Understanding Undue Influence
Of all the legal theories that are used in challenging estate planning documents, undue influence is the most complex. To prevail on an undue influence case it must be demonstrated that the person would not have signed the disputed document on their own, but only did so because of their free will was overcome by the person asserting the influence – that they were manipulated into doing it.
Chalgian and Tripp lawyers have argued and prevailed in undue influence cases in trial courts and appellate courts, and understand the unique nuances of undue influence cases. They know what evidence to look for, and recognize the patterns of conduct that are common in these cases:
- Isolation of the vulnerable adult by the perpetrator
- Efforts by the perpetrator to alienate the vulnerable adult from their natural supports
- Secrecy and a lack of transparency with respect to the affairs of the vulnerable adult
- The appearance of new friends and relationships, and a unreasonable distrust of previously trusted advisors
Proving Undue Influence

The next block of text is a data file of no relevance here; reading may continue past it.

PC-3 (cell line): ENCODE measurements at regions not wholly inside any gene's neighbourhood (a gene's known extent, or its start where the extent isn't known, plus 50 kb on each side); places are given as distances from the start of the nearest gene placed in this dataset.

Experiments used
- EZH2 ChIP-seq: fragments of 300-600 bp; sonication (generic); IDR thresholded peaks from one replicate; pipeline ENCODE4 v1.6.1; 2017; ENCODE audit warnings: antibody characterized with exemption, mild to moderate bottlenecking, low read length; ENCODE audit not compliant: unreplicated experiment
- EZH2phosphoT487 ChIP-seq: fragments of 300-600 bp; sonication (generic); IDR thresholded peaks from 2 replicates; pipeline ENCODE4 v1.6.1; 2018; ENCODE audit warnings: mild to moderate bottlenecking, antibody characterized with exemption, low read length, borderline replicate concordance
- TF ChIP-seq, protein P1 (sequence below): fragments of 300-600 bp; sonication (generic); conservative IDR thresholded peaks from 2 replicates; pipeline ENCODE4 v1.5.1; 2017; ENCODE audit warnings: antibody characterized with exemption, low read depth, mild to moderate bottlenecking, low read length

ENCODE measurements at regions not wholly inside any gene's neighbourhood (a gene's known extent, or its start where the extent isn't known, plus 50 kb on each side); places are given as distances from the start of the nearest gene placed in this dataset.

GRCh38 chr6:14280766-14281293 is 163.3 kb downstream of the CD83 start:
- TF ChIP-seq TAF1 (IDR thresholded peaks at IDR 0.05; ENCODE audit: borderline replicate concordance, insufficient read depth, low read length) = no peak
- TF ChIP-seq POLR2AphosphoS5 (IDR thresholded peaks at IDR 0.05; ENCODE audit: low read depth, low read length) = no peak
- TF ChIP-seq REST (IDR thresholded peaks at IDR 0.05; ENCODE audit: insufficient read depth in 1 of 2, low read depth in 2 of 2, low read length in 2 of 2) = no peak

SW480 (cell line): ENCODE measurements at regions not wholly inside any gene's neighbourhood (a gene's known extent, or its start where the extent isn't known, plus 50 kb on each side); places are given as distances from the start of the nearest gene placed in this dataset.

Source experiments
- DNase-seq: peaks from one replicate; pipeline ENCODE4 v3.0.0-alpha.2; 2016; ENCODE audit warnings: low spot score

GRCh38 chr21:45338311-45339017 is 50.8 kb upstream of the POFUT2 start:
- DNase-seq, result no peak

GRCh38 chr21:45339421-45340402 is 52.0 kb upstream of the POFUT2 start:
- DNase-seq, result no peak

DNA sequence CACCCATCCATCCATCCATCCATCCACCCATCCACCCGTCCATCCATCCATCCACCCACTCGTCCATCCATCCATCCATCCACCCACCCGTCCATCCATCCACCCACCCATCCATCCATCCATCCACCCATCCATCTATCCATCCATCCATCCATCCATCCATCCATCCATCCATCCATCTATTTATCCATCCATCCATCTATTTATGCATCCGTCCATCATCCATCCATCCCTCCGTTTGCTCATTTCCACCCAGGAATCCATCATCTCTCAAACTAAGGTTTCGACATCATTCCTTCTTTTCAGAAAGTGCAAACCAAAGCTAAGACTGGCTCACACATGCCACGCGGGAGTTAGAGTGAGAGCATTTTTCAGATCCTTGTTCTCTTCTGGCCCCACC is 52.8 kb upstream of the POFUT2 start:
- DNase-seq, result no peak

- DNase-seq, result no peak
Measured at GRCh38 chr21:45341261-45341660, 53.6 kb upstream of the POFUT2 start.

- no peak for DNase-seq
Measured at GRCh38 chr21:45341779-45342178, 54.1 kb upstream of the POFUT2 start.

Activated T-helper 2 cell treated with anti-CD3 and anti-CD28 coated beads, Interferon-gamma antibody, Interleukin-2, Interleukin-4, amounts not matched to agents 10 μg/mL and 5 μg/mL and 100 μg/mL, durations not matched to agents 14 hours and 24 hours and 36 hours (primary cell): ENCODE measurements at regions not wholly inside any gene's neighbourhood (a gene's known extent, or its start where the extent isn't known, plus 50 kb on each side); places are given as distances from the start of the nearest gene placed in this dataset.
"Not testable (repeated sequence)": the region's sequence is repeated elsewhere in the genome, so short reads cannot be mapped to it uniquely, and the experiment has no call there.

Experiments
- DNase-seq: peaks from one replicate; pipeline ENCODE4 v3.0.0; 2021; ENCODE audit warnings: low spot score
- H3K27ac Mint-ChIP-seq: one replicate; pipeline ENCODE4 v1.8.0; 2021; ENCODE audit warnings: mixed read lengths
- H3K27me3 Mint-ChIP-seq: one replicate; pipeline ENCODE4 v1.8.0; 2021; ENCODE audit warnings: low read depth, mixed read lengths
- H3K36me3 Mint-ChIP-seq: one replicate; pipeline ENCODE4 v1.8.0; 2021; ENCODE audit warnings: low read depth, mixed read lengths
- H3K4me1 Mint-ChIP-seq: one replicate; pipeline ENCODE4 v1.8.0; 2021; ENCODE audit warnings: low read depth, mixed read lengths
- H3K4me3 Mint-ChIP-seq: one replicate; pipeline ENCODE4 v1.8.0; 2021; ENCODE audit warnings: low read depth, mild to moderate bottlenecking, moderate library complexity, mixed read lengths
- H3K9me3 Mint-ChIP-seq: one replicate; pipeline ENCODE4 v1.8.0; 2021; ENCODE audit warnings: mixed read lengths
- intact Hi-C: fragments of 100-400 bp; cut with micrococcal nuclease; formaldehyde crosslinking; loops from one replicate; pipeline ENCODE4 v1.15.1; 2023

While the standard of proofs for establishing undue influence is high, Michigan law provides for a “presumption” of undue influence in some cases, which presumption can enhance the likelihood of success. The presumption arises when three facts are established: (1) That the perpetrator had an opportunity to influence the victim, (2) That the perpetrator benefited from the victim’s actions, and (3) That the perpetrator stood in a fiduciary relationship with the victim.
It’s also important to recognize that undue influence cases are often combined with cases in which lack of capacity is also alleged. There is often a direct relationship between the cognitive impairments of a vulnerable adult and proving undue influence. The weaker a person’s mind, the easier it is to overcome their free will.